However, I don’t think Calvinism escapes this fully. For the record, I don’t think any system of thought escapes this (because of the Basic Argument, and because determinism seems to me to be a basic fact of the universe, especially given the Theory of Relativity). Currently, I hold that we have “effectual wills” that enable us to make decisions, but that those wills are themselves subservient to God’s. In other words, the only way for us to want to follow God is for him to make us follow him. And if we find that we don’t, it’s because we don’t want to AND because we were not made to. Some would disagree with me, and there does seem to be an inherent contradiction there. However, I think that every single possible view that people have is ultimately irrational–that is, it ultimately rests on things that require faith and which are not logically warranted. Presuppositions, if you will.

      Anyway, I’m getting off track. I’d be lying if I said that Calvinism always “sits well” with me. However, my goal in this post was to show that a simple move away from theism does not solve the issue, as we are left with determinism from a material perspective. That might sit better for some people, but it still signals to me that our actions happen out of necessity and are not fully under our control. Thus, the very push for moral responsibility that made Calvinism sit unwell with me remains, and therefore the move away from it was unjustified. I’m making a mess of this, however, so I’ll just stop here.

  3. Also, I’ll go ahead and just tell you that the next two posts are going to focus on refuting the criticisms of the Euthyphro dilemma and the Problem of Evil, respectively. Specifically, I’m going to attempt to show that I don’t think atheistic conceptions of morality are any better off than my own modified Divine Command Theory of morality. So, kind of a refutation (or in some places, me saying that I just don’t mind the critics’ point, which I’ll explain) and kind of a “your theories suffer from the same problems, so you can’t use that as a reason for disliking my theory” type thing.

  4. Good thoughts. Two things: by means of clarification on the gravity of the moral implications of one theory over the other, I think the case with theism is a bit different insofar as on a “naturally determined” view one isn’t condemned to eternal torment at the closure of your existence; whereas there is a possibility of eternal torment by the determiner (i.e., God) within theism.

    Secondly, the use of the justice system analogy is a sword that swings both ways. While the court does take into consideration impersonal determining factors when evaluating punishment, if that determiner is personal the determined gets a lesser sentence (if a sentence at all) and the determiner is also punished (usually to a weightier degree).

    That said, I don’t think there is a way to avoid the fact that, if God is sovereign, he is also (in some sense) responsible for the acts of his creation. I was unable to avoid this as a Christian (but I also wasn’t alone in thinking so: see Johnathan Edwards The Freedom of the Will> and, more recently, Paul Helm The Providence of God).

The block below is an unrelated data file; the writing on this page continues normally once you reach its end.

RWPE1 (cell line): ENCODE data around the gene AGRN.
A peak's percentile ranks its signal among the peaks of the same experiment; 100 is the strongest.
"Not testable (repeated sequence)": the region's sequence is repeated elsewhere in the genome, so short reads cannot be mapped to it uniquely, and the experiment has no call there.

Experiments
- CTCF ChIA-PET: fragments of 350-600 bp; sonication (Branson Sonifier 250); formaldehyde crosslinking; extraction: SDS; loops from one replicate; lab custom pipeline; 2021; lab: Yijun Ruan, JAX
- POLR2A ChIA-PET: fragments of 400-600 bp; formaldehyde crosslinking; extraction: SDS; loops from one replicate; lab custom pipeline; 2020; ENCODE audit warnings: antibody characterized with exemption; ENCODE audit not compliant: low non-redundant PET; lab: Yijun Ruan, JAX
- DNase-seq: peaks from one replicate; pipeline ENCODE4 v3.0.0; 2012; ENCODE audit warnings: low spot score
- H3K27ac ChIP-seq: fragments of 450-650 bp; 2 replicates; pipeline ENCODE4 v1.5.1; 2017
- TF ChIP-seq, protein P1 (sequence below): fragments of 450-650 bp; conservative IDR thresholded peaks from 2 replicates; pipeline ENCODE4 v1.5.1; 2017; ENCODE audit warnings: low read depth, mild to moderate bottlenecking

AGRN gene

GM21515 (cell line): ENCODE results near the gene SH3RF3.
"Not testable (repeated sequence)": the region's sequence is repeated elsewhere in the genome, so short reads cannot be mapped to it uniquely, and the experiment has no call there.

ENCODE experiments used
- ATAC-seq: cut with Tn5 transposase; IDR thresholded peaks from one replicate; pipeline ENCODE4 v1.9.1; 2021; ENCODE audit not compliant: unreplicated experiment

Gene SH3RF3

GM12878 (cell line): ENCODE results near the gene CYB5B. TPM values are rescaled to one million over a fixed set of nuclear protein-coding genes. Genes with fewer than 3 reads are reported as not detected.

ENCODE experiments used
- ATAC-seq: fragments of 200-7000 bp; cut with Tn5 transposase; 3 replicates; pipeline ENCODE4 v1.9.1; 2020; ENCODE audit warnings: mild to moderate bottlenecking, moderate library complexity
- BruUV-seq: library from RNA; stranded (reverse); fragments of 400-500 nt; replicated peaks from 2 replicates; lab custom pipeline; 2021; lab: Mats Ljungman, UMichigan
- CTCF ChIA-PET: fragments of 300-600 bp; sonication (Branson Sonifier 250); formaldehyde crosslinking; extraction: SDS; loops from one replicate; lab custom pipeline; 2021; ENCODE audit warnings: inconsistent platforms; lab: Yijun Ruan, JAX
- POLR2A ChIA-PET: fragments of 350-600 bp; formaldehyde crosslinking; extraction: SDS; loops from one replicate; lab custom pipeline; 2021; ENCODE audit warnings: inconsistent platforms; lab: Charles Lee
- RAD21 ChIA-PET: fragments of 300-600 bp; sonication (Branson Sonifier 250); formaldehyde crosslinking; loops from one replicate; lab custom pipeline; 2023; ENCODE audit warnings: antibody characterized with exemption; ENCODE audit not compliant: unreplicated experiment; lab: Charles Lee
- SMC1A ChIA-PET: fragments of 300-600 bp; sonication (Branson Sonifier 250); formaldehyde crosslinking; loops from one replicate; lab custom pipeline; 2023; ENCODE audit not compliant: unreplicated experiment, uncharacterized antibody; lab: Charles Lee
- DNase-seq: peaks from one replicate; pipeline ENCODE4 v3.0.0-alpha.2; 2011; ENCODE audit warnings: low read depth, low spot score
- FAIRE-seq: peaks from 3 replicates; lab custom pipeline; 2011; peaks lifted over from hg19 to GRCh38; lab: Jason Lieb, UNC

• While I agree with that, there is in my mind an answer to this from the standpoint of divine command theory. In that case, the notion of moral responsibility is itself defined and accordingly punished by God, and therefore if he does not hold himself responsible then he is in fact not responsible (since it is this God that determines the fact of the matter). However, I admit that this doesn’t sit well. And I don’t think many Christians would really try to claim that god is effectually amoral as determiner of morality. I also admit that there are probably similar ways that atheists can answer the problem by denying or reworking some instinctual notions about morality and responsibility, etc.

  5. I don’t think that would be a wise move for the divine command theorist who, by doing so, would readily open them self to the objection that God’s ethical code is arbitrary. Neither would is be wise for a modified divine command theorist since they tie between morality and God is essential. In other words he would be contradicting his very nature. And sure, a Christian might respond that God, being as he is God, relates differently to morality. This is probably an even more dangerous move epistemologically: if God’s sense of morality is of a different kind than his creation, then there is no univocal layer in our statements about him providing (or justifying) a unity of concept between who God is and our thoughts about who he is.

    • I don’t mind the objection that God’s ethical code is arbitrary precisely because I am a divine command theorist. But I think a better way to phrase the point is to say that I we find any sort of fault in God, the flaw actually exists in our own thinking. So if we feel that God is in some sense morally responsible for the actions of his creation, the problem is in how we define moral responsibility and not in God contradicting himself. I think this is a view that any consistent Christian must hold, since after all at the end of the day no matter the protests or justifications, the concept of god in the bible is of a being who sends people to hell or saves them according to his own will. I don’t think there is a way to escape this without proclaiming heresy.

  6. That’s a fine line to walk. Sure you don’t want to join the dark side, give up on all morality, band together with a bunch of us murderous, pithy, medieval, atheist bastards, and decry modern man, meaning and existence?

    • But, if I give up morality in the end anyway, then what has motivated the move away from the theistic morality? Trust me, I’ll get into some specifics later. Next week, probably.